BACKGROUND: Response (tumour volume reduction) to induction chemotherapy has been used to stratify secondary local and systemic treatment of Intergroup Rhabdomyosarcoma Study Group III (IRSG-III) embryonal rhabdomyosarcoma (RME) in consecutive CWS-trials. To evaluate its actual impact we studied response-related treatment and outcomes.
PROCEDURE: Patients with IRSG-III RME <21 years and non-response (NR, <33% volume reduction) in five consecutive CWS-trials were analysed and compared with partial responders (PAR, ≥33% reduction). The NR was reviewed and sub-classified as Objective Response (OR, <0%-33% reduction) or Stable/Progressive Disease (SPD).
RESULTS: Fifty-nine of 529 patients had NR (n = 34 OR, n = 25 SPD). Primary risk-factors including age, tumour size, and TN-classification did not differ between NR and PAR groups but NR had more patients with unfavourable sites comparatively (P = 0.04). There were no differences in primary risk-factors between OR and SPD. Significant factors associated with poor outcome in multivariate analysis were NR, TN-classification, age >10 years, tumour size >5 cm and therapy in older trials. After response assessment n = 24 NR continued to receive induction chemotherapy, n = 32 received other combinations and n = 3 no further chemotherapy. Forty-two non-responders were irradiated, and the tumours were completely resected in n = 20. After a median follow-up of 8 years, 34 NR are alive. Seventeen of 21 failures leading to disease-related deaths were locoregional. The five-year overall survival rate (OS) was 76 ± 4% for PAR, 79 ± 14% for OR, but only 40 ± 19% for SPD (P < 0.001).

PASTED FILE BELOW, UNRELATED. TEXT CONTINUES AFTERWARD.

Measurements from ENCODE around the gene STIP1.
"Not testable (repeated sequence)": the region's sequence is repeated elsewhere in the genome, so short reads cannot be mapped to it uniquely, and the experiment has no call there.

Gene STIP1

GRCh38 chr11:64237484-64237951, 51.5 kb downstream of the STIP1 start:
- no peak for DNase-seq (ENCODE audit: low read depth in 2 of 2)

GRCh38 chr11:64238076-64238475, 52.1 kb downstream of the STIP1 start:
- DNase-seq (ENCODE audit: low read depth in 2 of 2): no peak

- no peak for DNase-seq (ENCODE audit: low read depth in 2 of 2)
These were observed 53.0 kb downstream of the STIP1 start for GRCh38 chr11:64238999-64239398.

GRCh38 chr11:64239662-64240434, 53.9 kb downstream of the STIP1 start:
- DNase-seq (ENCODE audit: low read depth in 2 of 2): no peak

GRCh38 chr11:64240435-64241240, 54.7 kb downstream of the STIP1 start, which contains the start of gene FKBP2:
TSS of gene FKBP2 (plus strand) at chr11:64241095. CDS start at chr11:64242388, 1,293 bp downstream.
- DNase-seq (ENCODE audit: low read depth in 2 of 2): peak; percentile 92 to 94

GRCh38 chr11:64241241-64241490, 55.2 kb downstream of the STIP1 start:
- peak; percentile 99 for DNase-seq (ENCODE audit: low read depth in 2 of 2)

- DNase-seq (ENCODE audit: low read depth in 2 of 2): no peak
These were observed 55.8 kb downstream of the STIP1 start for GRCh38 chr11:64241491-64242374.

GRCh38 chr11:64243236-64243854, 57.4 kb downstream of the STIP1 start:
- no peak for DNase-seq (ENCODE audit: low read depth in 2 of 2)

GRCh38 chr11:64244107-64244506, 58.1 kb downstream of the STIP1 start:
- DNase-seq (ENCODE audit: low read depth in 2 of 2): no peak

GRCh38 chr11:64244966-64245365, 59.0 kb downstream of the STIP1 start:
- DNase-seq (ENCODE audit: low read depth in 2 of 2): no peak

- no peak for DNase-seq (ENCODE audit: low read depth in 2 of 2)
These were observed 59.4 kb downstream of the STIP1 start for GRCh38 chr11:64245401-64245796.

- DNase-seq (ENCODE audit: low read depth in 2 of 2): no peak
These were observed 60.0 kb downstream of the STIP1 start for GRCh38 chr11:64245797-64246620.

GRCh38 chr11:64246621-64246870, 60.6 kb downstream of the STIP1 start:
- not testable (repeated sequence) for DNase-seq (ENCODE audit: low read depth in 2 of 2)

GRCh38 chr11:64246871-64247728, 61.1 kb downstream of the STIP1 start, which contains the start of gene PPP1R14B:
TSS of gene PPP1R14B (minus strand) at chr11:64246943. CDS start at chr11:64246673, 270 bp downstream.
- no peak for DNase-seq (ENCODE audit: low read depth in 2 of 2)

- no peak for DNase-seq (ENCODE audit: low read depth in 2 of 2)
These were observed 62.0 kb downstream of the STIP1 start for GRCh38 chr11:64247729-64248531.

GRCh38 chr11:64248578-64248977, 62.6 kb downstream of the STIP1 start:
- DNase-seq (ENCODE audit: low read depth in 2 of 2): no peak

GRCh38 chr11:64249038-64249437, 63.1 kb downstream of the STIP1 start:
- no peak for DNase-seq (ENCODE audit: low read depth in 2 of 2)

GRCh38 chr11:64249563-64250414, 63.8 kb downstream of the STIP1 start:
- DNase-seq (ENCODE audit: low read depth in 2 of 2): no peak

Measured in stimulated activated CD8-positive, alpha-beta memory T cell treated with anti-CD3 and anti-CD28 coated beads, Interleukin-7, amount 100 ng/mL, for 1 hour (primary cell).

CONCLUSION: Response to induction chemotherapy appears to be an important surrogate marker of poor outcome in patients with SPD largely due to ineffective local control.
2015. Vol. 62, no 1, 16-23 p.